TWO Portsmouth care homes will be demolished to make way for innovative dementia apartments, but some are worried what this will mean for their current residents.
At a health, wellbeing and social care meeting on Tuesday Portsmouth City Council's head of health, Cllr Matthew Winnington, agreed that Hilsea Lodge on Gatcombe Drive and Edinburgh House in Cosham will be knocked down, with 50 new homes planned on the site of the latter.
The £9.75m scheme for Edinburgh House, that is set to close in October 2019, will also provide on-site facilities such as a shop, restaurant and hair salon to encourage the independence of its residents.
It was also decided that Hilsea Lodge on Gatcombe Drive will shut the following year, although plans for the site are not finalised.
Residents of both homes will have to find somewhere else to live when the work begins.
Speaking after the meeting Cllr Winnington said: 'The new accommodation will provide an alternative for people with dementia, and allow them to maintain independence and dignity in their own homes whilst ensuring that their individual needs are met.
'We know that we need a range of accommodation in Portsmouth to ensure that facilities are flexible enough to meet the needs in the city, and this decision will bridge this gap and shape the options people currently have in Portsmouth.'
The two homes have provision for 65 residents between them, however, the council claims the demand for residential placements for people with dementia has reduced since March 2016 as more people are opting to stay at home.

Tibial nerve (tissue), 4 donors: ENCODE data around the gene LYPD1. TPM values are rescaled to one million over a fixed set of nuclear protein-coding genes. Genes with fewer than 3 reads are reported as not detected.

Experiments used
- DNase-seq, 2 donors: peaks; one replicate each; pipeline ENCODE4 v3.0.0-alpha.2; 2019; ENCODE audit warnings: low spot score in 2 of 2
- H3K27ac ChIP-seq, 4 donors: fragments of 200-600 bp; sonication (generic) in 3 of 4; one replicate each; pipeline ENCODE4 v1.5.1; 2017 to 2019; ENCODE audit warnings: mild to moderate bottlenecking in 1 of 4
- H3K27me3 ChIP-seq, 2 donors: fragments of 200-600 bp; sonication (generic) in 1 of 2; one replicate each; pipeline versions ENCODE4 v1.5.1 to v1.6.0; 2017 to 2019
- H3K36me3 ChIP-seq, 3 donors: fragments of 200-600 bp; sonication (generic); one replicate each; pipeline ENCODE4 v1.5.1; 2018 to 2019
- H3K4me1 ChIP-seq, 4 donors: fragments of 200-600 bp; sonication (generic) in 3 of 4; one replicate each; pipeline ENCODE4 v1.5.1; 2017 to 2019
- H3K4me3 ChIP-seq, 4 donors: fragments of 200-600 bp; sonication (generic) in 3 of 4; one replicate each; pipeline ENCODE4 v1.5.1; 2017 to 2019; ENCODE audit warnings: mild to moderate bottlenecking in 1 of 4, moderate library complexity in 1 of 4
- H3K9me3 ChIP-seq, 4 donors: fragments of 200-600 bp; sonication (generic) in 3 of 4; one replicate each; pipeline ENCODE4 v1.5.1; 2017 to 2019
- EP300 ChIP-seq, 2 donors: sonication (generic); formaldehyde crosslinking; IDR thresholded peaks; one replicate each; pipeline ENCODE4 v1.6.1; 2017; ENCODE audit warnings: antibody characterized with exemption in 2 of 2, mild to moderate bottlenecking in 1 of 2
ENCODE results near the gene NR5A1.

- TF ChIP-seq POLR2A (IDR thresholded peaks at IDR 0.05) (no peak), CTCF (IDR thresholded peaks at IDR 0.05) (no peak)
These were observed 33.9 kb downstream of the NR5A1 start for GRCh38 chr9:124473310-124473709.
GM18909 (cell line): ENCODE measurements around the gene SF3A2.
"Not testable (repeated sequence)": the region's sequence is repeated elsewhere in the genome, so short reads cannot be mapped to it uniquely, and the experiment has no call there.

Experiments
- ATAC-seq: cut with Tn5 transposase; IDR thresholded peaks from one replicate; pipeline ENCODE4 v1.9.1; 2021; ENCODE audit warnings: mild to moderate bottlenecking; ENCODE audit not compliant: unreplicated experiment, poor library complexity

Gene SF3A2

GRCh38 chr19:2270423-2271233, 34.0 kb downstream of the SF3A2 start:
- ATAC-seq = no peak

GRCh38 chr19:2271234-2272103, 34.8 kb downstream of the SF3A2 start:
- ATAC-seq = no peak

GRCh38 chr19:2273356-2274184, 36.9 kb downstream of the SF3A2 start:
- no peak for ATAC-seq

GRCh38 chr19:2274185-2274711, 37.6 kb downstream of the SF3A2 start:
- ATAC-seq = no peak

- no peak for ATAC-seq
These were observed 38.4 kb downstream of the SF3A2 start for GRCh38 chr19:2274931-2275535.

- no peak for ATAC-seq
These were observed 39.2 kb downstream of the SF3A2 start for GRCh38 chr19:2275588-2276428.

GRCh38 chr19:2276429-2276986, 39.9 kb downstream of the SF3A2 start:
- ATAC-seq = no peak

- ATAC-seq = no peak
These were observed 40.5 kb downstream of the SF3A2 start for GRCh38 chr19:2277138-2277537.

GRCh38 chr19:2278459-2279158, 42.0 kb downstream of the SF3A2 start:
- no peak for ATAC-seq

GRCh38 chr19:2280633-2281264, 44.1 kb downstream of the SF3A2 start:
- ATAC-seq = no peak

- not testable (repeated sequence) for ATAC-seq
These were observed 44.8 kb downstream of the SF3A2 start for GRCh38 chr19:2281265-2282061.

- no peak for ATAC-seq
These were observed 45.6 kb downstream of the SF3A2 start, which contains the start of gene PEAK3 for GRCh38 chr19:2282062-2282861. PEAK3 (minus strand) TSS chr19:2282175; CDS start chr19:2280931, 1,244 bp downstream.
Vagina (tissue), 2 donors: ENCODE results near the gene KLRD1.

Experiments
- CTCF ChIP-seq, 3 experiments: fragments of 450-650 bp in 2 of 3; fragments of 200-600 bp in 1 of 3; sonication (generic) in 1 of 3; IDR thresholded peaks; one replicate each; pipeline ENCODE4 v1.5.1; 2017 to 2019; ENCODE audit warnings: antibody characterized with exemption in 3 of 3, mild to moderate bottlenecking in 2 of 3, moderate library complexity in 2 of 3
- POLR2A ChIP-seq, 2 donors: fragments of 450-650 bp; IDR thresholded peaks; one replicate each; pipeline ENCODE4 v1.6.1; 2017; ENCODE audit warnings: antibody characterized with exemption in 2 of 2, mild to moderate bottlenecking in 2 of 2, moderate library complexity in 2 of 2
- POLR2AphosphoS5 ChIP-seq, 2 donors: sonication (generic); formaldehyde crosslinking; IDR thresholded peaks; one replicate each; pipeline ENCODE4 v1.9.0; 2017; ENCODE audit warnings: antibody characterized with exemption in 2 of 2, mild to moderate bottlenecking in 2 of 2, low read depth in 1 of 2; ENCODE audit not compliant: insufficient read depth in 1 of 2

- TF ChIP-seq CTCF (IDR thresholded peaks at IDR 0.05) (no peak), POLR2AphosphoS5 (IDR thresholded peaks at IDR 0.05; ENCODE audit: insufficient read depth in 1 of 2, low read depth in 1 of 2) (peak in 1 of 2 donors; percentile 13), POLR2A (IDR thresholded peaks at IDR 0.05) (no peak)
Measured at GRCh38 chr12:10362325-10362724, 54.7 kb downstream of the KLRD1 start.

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But Susan Harvey, whose father is a resident at Hilsea Lodge, disputed this. Speaking at the meeting she said: 'When I was searching for a place for my father in March 2017 Hilsea Lodge could only take him for a period of two weeks assessment. But he had to use the respite room and there was no guarantee of permanent place as they were full, as were Shearwater and Edinburgh House at the time.
'All of the residents in this home have already exhausted all other options of care, we've all looked after our loved ones at home for as long as we can.
'There isn't any other choice and the decision to put your loved one in a residential home is never taken lightly.'
Christine Frampton, whose mother lives in Hilsea Lodge, added: 'Five years ago Portsmouth City Council failed to proceed in the closure of Hilsea Lodge due to lack of funding. Are the council confident they will have funding for re-development of the Edinburgh House site and Hilsea Lodge site?
'What would happen to these two sites if adequate funding was not available? Would they be left empty, sold off or would status quo prevail?'
The project will be funded in part from the council's capital budget which is used for more long-term investments, with the rest secured from external partners such as Homes England.